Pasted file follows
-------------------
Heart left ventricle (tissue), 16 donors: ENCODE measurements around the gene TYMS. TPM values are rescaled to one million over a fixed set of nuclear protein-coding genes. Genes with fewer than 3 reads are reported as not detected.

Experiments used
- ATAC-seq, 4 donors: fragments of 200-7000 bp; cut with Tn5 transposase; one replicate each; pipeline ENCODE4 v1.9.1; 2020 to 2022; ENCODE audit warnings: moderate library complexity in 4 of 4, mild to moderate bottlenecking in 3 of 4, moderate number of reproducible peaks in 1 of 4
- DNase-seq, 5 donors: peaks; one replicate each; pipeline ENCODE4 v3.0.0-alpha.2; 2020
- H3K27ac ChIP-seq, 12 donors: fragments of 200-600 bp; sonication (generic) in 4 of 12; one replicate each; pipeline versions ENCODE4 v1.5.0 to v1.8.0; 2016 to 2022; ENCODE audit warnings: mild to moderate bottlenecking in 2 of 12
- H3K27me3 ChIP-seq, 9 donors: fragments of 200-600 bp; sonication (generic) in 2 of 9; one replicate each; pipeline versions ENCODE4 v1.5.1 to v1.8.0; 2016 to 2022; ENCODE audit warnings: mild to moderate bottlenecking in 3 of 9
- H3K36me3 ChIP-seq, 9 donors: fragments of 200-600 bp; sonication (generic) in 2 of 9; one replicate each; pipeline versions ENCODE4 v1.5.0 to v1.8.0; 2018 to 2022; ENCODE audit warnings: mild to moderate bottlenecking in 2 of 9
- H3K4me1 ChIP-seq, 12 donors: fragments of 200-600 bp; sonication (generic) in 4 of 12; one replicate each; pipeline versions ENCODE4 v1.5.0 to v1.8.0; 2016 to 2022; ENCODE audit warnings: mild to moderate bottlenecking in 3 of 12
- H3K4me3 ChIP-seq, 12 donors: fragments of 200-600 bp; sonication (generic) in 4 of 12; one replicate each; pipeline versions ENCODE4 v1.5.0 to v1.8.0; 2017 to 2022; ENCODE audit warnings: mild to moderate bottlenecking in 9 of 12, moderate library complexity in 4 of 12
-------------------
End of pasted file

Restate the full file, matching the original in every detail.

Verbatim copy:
Heart left ventricle (tissue), 16 donors: ENCODE measurements around the gene TYMS. TPM values are rescaled to one million over a fixed set of nuclear protein-coding genes. Genes with fewer than 3 reads are reported as not detected.

Experiments used
- ATAC-seq, 4 donors: fragments of 200-7000 bp; cut with Tn5 transposase; one replicate each; pipeline ENCODE4 v1.9.1; 2020 to 2022; ENCODE audit warnings: moderate library complexity in 4 of 4, mild to moderate bottlenecking in 3 of 4, moderate number of reproducible peaks in 1 of 4
- DNase-seq, 5 donors: peaks; one replicate each; pipeline ENCODE4 v3.0.0-alpha.2; 2020
- H3K27ac ChIP-seq, 12 donors: fragments of 200-600 bp; sonication (generic) in 4 of 12; one replicate each; pipeline versions ENCODE4 v1.5.0 to v1.8.0; 2016 to 2022; ENCODE audit warnings: mild to moderate bottlenecking in 2 of 12
- H3K27me3 ChIP-seq, 9 donors: fragments of 200-600 bp; sonication (generic) in 2 of 9; one replicate each; pipeline versions ENCODE4 v1.5.1 to v1.8.0; 2016 to 2022; ENCODE audit warnings: mild to moderate bottlenecking in 3 of 9
- H3K36me3 ChIP-seq, 9 donors: fragments of 200-600 bp; sonication (generic) in 2 of 9; one replicate each; pipeline versions ENCODE4 v1.5.0 to v1.8.0; 2018 to 2022; ENCODE audit warnings: mild to moderate bottlenecking in 2 of 9
- H3K4me1 ChIP-seq, 12 donors: fragments of 200-600 bp; sonication (generic) in 4 of 12; one replicate each; pipeline versions ENCODE4 v1.5.0 to v1.8.0; 2016 to 2022; ENCODE audit warnings: mild to moderate bottlenecking in 3 of 12
- H3K4me3 ChIP-seq, 12 donors: fragments of 200-600 bp; sonication (generic) in 4 of 12; one replicate each; pipeline versions ENCODE4 v1.5.0 to v1.8.0; 2017 to 2022; ENCODE audit warnings: mild to moderate bottlenecking in 9 of 12, moderate library complexity in 4 of 12